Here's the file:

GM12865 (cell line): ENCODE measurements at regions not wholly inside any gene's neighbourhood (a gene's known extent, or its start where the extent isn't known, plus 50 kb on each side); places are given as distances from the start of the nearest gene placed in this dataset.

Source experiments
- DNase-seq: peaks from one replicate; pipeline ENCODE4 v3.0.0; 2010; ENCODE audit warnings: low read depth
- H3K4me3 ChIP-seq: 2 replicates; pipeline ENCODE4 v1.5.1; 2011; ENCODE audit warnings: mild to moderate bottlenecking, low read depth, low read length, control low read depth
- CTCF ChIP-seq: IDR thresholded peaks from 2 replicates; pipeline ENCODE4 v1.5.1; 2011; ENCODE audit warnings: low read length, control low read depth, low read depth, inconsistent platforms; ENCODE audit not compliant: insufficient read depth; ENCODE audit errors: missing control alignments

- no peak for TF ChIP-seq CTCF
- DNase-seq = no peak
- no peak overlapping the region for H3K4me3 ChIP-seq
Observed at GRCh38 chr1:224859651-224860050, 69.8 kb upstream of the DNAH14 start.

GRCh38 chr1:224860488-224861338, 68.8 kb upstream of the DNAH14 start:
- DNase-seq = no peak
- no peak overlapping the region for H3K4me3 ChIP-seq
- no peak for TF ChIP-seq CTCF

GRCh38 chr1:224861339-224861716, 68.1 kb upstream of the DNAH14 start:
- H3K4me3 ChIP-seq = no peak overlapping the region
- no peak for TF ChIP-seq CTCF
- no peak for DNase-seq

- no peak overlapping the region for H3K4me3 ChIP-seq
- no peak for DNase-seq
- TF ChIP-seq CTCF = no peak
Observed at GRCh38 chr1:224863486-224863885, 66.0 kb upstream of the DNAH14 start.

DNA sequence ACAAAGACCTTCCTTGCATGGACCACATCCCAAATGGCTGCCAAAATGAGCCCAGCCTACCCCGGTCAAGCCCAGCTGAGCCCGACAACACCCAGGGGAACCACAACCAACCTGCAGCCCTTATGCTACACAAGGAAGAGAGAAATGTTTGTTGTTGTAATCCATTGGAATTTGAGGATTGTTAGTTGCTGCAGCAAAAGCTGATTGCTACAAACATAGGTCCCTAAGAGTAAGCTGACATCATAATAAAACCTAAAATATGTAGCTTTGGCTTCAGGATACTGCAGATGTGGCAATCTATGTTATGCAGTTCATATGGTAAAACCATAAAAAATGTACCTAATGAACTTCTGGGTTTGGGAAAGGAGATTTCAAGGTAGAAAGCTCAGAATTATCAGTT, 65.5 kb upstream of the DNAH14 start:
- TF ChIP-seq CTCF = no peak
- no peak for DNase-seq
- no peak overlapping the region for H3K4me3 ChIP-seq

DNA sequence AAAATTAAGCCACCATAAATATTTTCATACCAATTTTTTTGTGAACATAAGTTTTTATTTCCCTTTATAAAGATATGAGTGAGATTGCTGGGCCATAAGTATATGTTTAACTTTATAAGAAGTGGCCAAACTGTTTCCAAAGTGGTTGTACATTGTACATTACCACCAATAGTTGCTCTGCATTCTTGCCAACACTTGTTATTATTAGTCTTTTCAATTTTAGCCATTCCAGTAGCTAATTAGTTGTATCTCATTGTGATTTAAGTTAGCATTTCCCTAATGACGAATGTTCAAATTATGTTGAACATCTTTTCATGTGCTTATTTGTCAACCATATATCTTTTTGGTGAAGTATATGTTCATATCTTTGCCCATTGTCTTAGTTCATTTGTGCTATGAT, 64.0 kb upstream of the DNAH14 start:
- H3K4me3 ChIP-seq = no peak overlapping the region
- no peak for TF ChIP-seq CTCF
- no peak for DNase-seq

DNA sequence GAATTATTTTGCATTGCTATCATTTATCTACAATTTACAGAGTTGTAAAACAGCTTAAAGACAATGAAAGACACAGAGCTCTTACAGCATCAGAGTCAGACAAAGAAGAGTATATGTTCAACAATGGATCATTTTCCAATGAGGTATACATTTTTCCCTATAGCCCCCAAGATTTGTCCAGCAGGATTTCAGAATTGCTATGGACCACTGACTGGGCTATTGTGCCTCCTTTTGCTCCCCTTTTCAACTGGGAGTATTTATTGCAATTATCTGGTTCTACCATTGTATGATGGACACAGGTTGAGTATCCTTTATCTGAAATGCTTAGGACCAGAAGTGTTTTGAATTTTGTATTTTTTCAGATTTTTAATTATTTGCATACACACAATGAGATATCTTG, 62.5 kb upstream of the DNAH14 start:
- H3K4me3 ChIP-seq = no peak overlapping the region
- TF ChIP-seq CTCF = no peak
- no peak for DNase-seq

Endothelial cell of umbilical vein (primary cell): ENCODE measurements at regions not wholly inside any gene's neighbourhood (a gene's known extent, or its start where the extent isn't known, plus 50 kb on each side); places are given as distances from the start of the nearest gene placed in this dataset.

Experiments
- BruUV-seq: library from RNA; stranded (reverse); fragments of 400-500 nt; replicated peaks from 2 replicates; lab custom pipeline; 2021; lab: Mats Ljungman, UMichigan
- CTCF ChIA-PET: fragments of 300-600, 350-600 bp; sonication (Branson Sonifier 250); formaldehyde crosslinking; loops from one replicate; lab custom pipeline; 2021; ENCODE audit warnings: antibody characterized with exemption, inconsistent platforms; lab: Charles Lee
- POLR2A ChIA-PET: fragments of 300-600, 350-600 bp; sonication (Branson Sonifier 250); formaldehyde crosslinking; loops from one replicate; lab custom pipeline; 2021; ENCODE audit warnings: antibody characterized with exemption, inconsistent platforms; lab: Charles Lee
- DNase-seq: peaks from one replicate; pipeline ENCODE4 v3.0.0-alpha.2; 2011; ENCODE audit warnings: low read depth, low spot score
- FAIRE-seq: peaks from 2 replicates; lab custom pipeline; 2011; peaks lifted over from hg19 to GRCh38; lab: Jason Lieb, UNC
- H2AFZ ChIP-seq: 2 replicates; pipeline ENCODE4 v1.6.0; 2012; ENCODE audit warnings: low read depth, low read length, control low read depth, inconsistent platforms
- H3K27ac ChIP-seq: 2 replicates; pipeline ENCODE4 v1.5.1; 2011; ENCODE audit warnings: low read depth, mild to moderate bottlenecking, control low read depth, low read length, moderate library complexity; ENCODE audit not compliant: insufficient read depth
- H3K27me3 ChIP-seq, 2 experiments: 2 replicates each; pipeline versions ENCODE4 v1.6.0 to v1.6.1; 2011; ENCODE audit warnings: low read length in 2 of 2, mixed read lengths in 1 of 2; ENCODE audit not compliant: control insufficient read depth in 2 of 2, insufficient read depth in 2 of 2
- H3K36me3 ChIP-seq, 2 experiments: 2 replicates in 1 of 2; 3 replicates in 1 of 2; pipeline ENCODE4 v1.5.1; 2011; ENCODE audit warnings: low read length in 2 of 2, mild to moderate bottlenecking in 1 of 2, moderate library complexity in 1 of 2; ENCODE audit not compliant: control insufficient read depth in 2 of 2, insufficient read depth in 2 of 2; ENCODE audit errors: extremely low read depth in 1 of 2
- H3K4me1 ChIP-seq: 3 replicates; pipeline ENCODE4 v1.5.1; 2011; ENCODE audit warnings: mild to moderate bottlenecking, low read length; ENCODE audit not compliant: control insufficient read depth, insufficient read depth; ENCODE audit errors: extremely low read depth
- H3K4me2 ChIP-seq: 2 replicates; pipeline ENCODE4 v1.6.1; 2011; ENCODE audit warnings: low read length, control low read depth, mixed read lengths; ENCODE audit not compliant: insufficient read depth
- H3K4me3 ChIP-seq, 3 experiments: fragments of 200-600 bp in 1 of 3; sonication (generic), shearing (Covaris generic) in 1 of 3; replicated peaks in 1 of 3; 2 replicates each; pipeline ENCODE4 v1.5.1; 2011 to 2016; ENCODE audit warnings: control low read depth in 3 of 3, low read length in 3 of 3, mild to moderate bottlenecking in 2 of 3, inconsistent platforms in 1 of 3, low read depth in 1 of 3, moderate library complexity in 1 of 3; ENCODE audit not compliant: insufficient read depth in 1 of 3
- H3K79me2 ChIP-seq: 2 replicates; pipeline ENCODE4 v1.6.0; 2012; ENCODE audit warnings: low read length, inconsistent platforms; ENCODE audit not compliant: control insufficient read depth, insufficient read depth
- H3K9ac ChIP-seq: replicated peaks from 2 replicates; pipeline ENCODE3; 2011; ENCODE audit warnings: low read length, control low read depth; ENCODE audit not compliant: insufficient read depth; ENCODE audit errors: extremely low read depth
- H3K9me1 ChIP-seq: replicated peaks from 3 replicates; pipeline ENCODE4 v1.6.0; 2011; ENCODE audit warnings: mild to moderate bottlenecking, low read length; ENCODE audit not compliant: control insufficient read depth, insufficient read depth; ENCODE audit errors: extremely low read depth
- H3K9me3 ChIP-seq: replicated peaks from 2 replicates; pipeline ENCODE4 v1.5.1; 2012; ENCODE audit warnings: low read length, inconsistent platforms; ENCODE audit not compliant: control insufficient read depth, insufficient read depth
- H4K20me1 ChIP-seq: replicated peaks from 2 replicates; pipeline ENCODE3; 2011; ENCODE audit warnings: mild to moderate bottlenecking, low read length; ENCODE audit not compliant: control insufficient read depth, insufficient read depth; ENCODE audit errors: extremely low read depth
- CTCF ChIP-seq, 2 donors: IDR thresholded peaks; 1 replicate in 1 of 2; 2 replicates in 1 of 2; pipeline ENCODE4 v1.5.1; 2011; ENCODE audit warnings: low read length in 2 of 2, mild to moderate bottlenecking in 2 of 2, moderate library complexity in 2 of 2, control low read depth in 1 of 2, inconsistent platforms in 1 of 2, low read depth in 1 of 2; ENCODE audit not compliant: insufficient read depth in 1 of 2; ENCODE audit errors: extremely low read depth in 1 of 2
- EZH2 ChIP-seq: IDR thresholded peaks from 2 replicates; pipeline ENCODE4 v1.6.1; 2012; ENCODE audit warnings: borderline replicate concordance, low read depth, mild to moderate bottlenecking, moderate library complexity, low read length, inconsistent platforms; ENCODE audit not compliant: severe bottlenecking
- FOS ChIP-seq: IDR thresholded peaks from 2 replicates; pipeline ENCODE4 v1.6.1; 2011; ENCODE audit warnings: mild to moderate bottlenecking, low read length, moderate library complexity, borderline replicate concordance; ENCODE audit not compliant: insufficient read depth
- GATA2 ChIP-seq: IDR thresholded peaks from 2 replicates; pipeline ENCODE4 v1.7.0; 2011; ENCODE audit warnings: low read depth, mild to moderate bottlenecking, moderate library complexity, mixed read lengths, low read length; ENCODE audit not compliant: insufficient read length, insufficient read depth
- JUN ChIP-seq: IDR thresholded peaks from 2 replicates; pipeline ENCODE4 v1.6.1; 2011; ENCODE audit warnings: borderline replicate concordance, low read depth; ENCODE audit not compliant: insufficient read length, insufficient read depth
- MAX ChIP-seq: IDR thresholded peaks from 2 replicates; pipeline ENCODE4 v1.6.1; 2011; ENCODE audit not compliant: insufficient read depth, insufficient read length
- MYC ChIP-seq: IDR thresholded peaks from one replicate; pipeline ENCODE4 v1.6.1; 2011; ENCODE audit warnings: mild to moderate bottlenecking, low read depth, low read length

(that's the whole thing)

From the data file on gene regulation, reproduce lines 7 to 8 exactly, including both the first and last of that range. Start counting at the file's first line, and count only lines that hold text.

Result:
- DNase-seq = no peak
- no peak overlapping the region for H3K4me3 ChIP-seq